What makes a logo not just creative, but strong, successful, and (most importantly) memorable? What makes one logo potentially better than another? How do you narrow down your top choices in a logo design to a front-runner when different people are responding to different aesthetics?
An effective logo is distinctive, appropriate, practical, graphic, simple in form and conveys your intended message. In its simplest form, a logo is there to identify. But to do this effectively it must follow the basic principles of logo design.
Here are the important things we consider when designing your logo.
A logo must be simple. A simple logo design allows for easy recognition and allows the logo to be versatile and memorable. Effective logos feature something unexpected or unique without being overdrawn. Too tricky or too detailed and you risk losing your audience before they even get the message. Or they could associate your logo (and thus your brand) with being fussy or complicated.
Simplicity is one of the hardest things to achieve and requires the most work, which is the inverse of what most clients expect. In designing your logo, we often employ a subtractive technique. In other words, if you like the concept, can the same idea be expressed with even fewer lines, items, etc? The goal is to remove everything unnecessarily stylistic, over embellishment, or anything that is not essential to communicating the brand (idea).
A logo must be memorable. Your logo should create a strong and unique impression. Following closely behind the principle of simplicity is that of memorability. An effective logo design should be memorable and this is achieved by having a simple yet appropriate logo.
Logos are about visibility in the clutter of the marketplace and being distinctly different from our competitors. That doesn’t mean that the logo has to be such a stretch or game-changer as to be unlike anything in the world, but it does need some level of distinctiveness.
When building your a logo, we deal in a pattern language with logo symbolism, form, typography, and color. While it’s nearly impossible to be “totally original”, we constantly try to develop new takes on, and interpretations of, meaningful ideas. It’s more important to be different within your competitors (industry, category, or geographic region) than the brand universe at large.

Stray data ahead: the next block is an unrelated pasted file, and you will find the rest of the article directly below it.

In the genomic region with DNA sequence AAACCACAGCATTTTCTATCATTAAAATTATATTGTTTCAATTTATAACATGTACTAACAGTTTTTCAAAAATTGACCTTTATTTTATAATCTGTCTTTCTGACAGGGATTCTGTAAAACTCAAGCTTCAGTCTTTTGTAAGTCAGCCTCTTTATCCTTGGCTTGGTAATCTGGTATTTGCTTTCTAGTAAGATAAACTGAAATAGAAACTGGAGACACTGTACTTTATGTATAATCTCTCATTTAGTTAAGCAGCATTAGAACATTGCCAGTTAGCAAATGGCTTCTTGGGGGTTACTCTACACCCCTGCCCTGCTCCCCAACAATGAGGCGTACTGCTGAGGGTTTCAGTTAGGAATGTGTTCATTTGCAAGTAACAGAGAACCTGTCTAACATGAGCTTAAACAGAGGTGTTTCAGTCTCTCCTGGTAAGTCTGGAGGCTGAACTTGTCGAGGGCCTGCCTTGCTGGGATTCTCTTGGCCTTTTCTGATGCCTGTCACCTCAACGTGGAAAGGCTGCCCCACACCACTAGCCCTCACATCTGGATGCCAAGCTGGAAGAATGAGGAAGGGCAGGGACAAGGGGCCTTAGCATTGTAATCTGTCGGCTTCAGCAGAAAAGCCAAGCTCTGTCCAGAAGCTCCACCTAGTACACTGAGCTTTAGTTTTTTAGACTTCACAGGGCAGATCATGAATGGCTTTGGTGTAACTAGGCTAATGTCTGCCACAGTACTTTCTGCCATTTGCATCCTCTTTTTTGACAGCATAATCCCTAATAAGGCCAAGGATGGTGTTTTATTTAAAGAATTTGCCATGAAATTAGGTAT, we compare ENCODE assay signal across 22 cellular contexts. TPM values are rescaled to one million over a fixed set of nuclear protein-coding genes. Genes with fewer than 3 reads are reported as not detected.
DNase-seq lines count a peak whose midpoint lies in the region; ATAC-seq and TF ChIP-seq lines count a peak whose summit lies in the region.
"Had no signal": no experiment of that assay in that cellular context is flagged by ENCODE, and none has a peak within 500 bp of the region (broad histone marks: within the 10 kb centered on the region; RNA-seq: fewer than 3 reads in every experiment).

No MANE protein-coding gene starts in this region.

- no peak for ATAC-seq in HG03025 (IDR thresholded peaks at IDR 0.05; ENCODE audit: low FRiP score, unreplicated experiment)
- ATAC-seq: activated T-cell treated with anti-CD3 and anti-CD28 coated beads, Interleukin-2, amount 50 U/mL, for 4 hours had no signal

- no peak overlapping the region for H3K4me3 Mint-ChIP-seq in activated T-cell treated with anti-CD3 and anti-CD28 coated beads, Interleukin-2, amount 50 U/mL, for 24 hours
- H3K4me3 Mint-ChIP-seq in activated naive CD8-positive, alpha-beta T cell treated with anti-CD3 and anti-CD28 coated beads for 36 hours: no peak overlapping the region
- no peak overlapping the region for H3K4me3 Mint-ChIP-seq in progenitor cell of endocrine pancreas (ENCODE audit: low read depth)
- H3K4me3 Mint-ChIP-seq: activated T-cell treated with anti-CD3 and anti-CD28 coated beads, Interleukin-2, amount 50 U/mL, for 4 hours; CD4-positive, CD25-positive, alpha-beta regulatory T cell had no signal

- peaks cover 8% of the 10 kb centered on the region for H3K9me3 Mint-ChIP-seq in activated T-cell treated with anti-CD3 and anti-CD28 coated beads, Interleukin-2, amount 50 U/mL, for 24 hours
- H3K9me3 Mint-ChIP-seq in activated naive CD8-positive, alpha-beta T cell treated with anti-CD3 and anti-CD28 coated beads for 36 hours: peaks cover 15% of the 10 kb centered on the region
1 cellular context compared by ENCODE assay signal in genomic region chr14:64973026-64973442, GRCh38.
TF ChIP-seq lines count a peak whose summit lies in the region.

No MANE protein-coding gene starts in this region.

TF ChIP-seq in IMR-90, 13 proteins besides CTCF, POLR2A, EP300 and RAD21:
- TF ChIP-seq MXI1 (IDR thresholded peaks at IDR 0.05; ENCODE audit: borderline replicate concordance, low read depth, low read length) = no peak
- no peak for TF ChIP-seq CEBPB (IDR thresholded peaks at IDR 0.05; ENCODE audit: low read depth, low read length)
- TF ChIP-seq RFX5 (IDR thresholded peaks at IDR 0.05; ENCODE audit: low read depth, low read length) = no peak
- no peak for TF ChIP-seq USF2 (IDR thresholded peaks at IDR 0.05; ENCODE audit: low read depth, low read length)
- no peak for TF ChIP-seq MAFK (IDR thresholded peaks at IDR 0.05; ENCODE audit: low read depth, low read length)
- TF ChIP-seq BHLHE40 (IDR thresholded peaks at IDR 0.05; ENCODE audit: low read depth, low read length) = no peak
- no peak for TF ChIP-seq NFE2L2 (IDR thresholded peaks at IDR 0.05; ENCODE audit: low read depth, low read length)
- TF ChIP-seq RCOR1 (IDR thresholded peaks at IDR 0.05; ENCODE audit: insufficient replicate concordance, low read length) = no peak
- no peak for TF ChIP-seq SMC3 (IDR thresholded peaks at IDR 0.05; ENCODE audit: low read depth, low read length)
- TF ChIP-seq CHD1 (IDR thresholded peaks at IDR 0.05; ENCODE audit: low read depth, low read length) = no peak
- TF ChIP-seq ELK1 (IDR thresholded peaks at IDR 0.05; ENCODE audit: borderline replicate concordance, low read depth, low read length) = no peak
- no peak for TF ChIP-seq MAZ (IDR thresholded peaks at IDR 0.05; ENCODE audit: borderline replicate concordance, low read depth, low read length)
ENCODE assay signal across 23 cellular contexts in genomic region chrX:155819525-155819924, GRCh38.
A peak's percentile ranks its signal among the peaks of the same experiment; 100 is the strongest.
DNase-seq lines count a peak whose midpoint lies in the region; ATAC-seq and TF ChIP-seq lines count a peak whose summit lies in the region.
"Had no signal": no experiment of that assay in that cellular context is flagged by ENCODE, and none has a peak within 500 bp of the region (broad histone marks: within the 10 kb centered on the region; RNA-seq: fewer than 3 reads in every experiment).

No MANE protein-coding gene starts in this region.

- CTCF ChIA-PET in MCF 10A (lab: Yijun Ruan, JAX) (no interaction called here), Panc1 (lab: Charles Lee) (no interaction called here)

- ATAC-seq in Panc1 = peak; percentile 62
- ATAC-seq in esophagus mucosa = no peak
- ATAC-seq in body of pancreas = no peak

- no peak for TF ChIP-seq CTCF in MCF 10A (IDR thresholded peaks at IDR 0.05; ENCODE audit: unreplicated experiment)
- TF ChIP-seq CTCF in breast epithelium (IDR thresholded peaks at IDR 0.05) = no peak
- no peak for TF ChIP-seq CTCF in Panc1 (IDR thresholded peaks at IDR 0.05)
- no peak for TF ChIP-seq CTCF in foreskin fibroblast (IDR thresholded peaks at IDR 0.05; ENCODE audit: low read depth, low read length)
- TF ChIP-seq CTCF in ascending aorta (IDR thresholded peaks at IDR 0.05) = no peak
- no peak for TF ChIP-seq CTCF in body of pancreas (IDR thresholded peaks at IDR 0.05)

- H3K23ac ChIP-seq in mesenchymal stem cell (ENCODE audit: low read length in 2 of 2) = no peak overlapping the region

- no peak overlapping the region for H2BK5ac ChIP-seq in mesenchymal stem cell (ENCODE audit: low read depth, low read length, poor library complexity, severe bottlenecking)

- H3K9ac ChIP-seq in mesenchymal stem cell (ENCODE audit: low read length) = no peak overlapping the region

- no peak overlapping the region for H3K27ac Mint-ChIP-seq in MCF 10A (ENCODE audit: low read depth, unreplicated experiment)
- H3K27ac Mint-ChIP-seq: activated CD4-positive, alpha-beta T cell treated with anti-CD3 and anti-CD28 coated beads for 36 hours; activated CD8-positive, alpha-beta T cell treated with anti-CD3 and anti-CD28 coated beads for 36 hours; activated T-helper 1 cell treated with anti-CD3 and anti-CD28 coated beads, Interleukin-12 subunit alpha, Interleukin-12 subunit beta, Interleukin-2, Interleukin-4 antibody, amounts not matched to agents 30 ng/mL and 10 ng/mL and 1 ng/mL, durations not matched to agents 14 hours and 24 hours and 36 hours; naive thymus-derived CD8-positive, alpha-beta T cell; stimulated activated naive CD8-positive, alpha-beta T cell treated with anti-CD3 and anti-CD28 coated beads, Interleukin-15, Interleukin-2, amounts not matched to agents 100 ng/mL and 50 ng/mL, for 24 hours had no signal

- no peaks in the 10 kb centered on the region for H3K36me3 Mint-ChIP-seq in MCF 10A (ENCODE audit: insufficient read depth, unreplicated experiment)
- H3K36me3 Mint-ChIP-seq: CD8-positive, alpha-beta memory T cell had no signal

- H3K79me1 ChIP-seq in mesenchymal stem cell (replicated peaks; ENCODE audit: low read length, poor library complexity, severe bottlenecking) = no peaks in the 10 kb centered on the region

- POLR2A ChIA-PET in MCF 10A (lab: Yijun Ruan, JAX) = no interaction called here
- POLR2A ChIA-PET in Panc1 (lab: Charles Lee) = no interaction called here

A logo must be enduring. An effective logo should endure the test of time. The logo should be ‘future proof’, meaning that it should still be effective in 10, 20, 50+ years time. After all, the intent is for someone to be able to re-recognize the logo in the future and to retain some knowledge of the company that they’ve come to associate with that visual cue. There are many different psychological aspects that contribute to memorability: contrast, tension, visual completion, etc.
Anything that engages a viewer’s brain and makes them think about it typically improves recall, as long as the “a-ha” is relatively accessible and relevant. This memorability will likely be a combination of the logo mark, the name, the typography, and the color scheme, rather than one single element.
The idea is to create something timeless and inclusive enough that you can absorb minor shifts and delay a strategic overhaul until it’s truly necessitated by either outside or inside forces.
A logo must be versatile. An effective logo should be able to work across a variety of mediums and applications.
A logo must be appropriate. How you position the logo should be appropriate for its intended purpose